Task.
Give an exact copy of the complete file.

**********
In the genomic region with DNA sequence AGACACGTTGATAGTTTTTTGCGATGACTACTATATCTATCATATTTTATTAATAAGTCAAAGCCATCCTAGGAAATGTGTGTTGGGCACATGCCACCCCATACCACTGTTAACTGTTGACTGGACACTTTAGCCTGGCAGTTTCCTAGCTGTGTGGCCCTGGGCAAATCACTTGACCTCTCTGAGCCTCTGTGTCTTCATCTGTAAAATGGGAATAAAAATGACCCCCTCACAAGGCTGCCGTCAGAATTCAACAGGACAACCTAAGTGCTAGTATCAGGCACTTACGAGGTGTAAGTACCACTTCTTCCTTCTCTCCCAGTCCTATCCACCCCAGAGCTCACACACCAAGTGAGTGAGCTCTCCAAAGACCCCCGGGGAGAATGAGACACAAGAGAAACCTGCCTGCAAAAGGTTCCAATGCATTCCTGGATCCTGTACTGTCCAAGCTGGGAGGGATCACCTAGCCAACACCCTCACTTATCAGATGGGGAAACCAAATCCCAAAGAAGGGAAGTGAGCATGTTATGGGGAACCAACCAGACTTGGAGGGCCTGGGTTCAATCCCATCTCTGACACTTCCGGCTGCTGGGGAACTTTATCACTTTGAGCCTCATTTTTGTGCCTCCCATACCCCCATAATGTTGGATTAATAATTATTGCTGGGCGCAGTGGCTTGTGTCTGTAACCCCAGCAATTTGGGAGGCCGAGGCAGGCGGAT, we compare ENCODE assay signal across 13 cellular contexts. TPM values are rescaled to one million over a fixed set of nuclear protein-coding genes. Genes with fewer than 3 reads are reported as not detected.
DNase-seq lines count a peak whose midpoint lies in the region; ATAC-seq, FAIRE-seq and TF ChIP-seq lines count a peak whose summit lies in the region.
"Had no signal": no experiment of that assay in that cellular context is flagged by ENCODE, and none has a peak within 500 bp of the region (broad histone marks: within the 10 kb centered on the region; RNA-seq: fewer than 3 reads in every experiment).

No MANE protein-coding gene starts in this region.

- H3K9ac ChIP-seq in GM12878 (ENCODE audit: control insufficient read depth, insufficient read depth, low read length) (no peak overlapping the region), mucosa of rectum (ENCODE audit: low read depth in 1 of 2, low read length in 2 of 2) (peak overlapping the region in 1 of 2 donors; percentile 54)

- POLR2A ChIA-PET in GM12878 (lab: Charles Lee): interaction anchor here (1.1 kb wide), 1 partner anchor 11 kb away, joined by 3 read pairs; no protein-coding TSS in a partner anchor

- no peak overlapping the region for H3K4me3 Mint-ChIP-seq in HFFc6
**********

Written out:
In the genomic region with DNA sequence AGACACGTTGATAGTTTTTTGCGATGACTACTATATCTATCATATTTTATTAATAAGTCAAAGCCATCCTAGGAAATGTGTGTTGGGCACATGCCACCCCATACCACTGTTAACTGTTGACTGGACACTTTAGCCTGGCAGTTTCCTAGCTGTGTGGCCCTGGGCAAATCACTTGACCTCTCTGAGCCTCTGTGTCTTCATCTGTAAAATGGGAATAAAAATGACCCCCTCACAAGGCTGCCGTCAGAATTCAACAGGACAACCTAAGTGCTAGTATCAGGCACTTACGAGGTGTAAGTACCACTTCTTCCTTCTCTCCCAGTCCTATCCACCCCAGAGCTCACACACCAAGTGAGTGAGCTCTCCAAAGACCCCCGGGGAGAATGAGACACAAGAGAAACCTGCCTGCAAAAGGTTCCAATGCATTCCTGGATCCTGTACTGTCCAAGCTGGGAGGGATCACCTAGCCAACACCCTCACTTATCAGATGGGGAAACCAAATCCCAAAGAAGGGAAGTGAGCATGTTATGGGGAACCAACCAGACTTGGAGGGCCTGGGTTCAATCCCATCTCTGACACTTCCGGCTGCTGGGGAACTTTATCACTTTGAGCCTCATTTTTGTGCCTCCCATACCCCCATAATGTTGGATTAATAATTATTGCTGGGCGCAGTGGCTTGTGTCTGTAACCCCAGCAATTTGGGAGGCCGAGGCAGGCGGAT, we compare ENCODE assay signal across 13 cellular contexts. TPM values are rescaled to one million over a fixed set of nuclear protein-coding genes. Genes with fewer than 3 reads are reported as not detected.
DNase-seq lines count a peak whose midpoint lies in the region; ATAC-seq, FAIRE-seq and TF ChIP-seq lines count a peak whose summit lies in the region.
"Had no signal": no experiment of that assay in that cellular context is flagged by ENCODE, and none has a peak within 500 bp of the region (broad histone marks: within the 10 kb centered on the region; RNA-seq: fewer than 3 reads in every experiment).

No MANE protein-coding gene starts in this region.

- H3K9ac ChIP-seq in GM12878 (ENCODE audit: control insufficient read depth, insufficient read depth, low read length) (no peak overlapping the region), mucosa of rectum (ENCODE audit: low read depth in 1 of 2, low read length in 2 of 2) (peak overlapping the region in 1 of 2 donors; percentile 54)

- POLR2A ChIA-PET in GM12878 (lab: Charles Lee): interaction anchor here (1.1 kb wide), 1 partner anchor 11 kb away, joined by 3 read pairs; no protein-coding TSS in a partner anchor

- no peak overlapping the region for H3K4me3 Mint-ChIP-seq in HFFc6